A hospital pharmacist needs:
- an interest in biology, physiology and pharmacology
- excellent communication skills to liaise with other professionals and provide clear information to patients
- logic and problem-solving skills
- an interest in the health and wellbeing of people
- discretion and respect for patient confidentiality
- the ability to lead and train others.
Hospital pharmacists may work in an outpatient hospital dispensary, or in a central dispensary with medical and nursing staff providing medications for inpatients in hospitals. They often prepare medications for injections and intravenous (IV) therapy, and monitor the dispensing of clinical trial medications. They may be required to wear protective clothing.
Hospital pharmacists may be required to do shift work including weekends and public holidays, and their working times may be irregular.
On average, hospital pharmacists can expect to earn between $1,500 and $1,749 per week ($78,000 and $$90,999 per year), depending on the organisation they work for, and their level of experience.
Hospital pharmacists often use laboratory equipment, a mortar and pestle, and measuring equipment to combine and prepare medicines. They use computers to consult pharmaceutical manuals, and may have to wear sterile protective clothing including gloves, coats, masks and goggles while preparing medicines. They may work with a range of pharmaceutical and medicinal drugs in tablet, liquid, injection, inhaler or ointment form.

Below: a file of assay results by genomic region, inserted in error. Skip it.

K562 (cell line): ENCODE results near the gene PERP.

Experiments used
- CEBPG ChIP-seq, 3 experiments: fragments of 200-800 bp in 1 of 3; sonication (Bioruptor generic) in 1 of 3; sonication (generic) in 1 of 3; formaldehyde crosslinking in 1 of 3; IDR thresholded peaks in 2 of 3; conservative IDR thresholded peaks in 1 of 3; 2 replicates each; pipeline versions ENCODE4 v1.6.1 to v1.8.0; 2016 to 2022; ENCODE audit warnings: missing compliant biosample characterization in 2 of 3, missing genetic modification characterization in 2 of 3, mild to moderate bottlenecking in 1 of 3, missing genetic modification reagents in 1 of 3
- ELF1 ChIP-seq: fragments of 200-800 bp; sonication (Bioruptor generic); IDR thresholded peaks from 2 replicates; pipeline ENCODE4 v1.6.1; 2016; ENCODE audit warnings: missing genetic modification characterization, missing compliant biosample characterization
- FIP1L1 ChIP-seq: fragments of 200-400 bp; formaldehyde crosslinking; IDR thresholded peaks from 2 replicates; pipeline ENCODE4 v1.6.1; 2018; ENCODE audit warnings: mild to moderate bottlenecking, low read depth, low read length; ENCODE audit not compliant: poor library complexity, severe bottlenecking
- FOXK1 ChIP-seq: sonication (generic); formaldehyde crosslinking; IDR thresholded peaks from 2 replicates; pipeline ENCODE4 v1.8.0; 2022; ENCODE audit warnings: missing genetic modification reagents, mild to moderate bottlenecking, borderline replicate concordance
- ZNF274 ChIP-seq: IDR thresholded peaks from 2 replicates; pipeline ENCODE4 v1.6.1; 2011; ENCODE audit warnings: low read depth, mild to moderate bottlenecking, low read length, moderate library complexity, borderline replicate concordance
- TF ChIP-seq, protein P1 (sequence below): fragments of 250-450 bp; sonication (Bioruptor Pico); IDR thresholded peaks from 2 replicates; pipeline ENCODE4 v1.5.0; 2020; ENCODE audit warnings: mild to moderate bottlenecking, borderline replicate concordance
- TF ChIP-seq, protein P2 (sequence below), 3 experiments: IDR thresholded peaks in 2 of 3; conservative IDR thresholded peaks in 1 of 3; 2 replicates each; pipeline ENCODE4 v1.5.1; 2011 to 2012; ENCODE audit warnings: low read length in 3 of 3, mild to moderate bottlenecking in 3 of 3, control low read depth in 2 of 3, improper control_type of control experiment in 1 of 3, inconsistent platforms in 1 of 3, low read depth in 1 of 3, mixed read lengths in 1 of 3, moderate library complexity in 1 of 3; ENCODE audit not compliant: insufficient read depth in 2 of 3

To become a hospital pharmacist, you need to study a degree in pharmacy at university. Alternatively, you can study a bachelor degree in a related field, followed by a postgraduate qualification in pharmacy.
Curtin University offers a four-year Bachelor of Pharmacy. This is the only undergraduate degree specialising in pharmacy in Western Australia. Curtin University and the University of Western Australia both offer a two-year Master of Pharmacy.
Contact the universities you are interested in for more information. Learn more about your study options.
Apprenticeships and traineeships
As an apprentice or trainee, you enter into a formal training contract with an employer. You spend most of your time working and learning practical skills on the job and you spend some time undertaking structured training with a registered training provider of your choice. They will assess your skills and when you are competent in all areas, you will be awarded a nationally recognised qualification.
If you are still at school you can access an apprenticeship through your school. You generally start your school based apprenticeship by attending school three days a week, spending one day at a registered training organisation and one day at work. Talk to your school's VET Co-ordinator to start your training now through VET in Schools. If you get a full-time apprenticeship you can apply to leave school before reaching the school leaving age.
If you are no longer at school you can apply for an apprenticeship or traineeship and get paid while you learn and work.
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If you think you already have some of the skills or competencies, obtained either through non-formal or informal learning, you may be able to gain credit through recognition of prior learning.